The Ziosk tablet has a 7-inch Android touch screen and sits on each individual table at a restaurant. You can find them at any Chili’s, Olive Garden or Red Robin restaurants to name a few. Ziosk is revolutionizing the experience and economics of the $472 billion restaurant industry. Winner of the 2015 Tech Titan Emerging Company Innovation award.


The Ziosk is primarily used for paying for your meal without your credit card ever leaving the table. It has a printer for receipts and makes for a better dining experience. You can browse appetizers, drinks, desserts and play games.


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One of the primary objectives of the business was to increase game conversion. When I started, the gaming model was in its infancy. There was only a handful of games to play. Now there are 30+ games that you can play for $1.99. You pay once, and play them all.


Also, I want the reader to understand that Ziosk does user testing and collects analytical data to help make informative decisions on how to best meet the consumer needs and business goals and expectations. Using those metrics played a key role in my decision process on how to approach this project. I also believe the single most helpful tool was learning from what did not work. Now back to it.


In this case study I will be sharing details about my journey and the impact it had on the company.


Getting people to pay for the games proved very difficult. There would be all kinds of visually interesting promotions we would create. There were dozens of strategic user flows and approaches that didn’t make much impact. Conversion remained virtually the same regardless of what game we promoted and how we promoted it. If we were ever going to increase conversion, we had to start thinking differently.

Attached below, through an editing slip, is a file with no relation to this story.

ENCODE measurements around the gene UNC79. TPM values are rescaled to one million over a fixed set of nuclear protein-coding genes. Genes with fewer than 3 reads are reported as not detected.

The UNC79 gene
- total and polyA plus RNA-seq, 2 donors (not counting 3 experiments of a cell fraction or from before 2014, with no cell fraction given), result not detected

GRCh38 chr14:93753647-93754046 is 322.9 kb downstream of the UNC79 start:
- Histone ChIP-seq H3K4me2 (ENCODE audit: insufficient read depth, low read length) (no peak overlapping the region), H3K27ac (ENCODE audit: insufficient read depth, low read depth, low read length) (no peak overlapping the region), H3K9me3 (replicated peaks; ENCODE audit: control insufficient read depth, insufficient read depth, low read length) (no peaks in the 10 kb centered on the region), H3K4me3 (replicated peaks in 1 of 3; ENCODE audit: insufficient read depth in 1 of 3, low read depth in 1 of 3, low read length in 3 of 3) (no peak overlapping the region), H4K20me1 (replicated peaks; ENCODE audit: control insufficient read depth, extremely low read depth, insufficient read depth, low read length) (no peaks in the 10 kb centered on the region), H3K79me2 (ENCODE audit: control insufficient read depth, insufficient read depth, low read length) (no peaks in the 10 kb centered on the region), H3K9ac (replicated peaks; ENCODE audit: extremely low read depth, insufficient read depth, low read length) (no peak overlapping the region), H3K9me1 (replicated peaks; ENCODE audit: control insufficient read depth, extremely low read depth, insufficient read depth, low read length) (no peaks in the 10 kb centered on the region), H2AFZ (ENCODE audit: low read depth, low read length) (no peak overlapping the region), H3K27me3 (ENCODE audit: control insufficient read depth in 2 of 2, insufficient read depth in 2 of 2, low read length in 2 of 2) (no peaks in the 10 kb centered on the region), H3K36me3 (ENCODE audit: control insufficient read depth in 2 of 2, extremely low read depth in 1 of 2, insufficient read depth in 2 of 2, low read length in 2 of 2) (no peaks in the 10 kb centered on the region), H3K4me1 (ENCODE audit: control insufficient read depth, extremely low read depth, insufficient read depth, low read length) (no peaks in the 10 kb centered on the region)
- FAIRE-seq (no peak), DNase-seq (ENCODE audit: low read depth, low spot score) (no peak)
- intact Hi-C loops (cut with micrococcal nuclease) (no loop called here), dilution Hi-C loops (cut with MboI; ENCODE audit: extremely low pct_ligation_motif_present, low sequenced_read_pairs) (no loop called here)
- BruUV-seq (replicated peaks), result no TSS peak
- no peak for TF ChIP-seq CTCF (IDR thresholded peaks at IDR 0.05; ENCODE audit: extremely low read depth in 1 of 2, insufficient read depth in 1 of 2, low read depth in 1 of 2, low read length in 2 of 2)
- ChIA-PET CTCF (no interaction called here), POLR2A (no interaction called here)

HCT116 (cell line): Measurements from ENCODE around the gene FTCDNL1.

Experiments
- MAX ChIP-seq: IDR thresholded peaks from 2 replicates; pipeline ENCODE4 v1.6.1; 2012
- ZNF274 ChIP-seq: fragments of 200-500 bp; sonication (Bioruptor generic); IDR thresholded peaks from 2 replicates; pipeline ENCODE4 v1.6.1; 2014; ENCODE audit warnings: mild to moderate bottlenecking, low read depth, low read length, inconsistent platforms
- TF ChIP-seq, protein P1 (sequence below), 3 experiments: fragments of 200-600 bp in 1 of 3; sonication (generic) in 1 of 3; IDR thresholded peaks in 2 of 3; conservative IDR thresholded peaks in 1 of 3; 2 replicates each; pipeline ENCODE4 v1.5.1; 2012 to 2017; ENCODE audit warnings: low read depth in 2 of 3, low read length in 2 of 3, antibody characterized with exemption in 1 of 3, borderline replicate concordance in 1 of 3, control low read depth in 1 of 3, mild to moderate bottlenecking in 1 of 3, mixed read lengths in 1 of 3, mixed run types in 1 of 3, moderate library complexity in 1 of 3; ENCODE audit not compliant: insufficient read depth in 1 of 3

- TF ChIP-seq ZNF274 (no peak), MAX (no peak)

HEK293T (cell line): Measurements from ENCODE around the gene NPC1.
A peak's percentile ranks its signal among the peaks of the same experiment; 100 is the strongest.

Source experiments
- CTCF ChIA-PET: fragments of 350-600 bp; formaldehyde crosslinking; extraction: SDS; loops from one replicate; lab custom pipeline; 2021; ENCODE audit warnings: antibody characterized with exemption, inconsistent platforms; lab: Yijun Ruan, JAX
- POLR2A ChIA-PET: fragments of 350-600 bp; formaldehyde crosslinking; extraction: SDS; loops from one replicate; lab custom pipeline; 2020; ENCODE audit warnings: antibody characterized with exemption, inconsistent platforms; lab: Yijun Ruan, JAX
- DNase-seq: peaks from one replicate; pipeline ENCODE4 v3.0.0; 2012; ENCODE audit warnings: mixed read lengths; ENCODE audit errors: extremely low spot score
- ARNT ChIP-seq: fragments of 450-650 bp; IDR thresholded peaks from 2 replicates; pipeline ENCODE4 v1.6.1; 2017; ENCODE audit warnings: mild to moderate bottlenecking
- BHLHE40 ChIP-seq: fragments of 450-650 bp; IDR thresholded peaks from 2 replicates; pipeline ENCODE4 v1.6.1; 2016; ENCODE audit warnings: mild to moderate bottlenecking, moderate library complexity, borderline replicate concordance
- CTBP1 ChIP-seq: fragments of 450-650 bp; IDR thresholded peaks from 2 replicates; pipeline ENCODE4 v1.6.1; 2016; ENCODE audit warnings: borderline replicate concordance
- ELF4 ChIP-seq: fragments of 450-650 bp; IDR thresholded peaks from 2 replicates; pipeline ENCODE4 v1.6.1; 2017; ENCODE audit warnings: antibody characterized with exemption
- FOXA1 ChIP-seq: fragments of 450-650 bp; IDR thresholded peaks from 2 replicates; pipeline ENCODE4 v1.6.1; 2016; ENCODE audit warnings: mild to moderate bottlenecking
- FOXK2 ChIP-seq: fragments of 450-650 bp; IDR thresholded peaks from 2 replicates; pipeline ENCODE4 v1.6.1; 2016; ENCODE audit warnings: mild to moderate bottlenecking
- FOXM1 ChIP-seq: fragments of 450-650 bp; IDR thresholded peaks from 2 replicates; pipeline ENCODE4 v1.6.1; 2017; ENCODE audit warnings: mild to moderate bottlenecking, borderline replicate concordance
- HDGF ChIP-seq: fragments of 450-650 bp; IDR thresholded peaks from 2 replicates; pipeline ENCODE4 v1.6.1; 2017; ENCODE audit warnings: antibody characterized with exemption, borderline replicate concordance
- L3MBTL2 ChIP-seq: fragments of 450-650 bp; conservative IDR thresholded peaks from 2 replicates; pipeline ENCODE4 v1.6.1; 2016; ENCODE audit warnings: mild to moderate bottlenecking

Portion of a game promotion designed to show depth of games Ziosk has to offer.



I would often visit restaurants to observe and talk to people using the Ziosk device (guerrilla usability testing). I quickly learned that kids were the primary users playing games. Most of the time, ages 18+ were only using the device to either browse the menu or pay for their meal. But for the most part, adults ignored the device. Reaching kids would never be an issue. In order to increase conversion we would have to find a way to reach the older audience, which would prove challenging to say the least. This is where my journey really began.


I started to ask myself of series of questions.


How do I grab your attention?

Just getting someone to look at the screen is the first step. But more than half the people in the restaurant weren’t even looking at the tablet, it was mostly being ignored. If no one is looking, it really doesn’t matter what your selling.


Once I have your attention, how do I keep it?

A lot of things can get a person’s attention. But with so many distractions already in play, how do I keep your attention long enough to sell my product?


Now I have your attention; what reasoning must I give for you to pursue my product?

People don’t go to restaurants to play games, they are there to eat and talk. And less than an hour at that. I’m competing for a short window of the user’s time, attention and money. That is going to take some real convincing. I have my work cut out for me.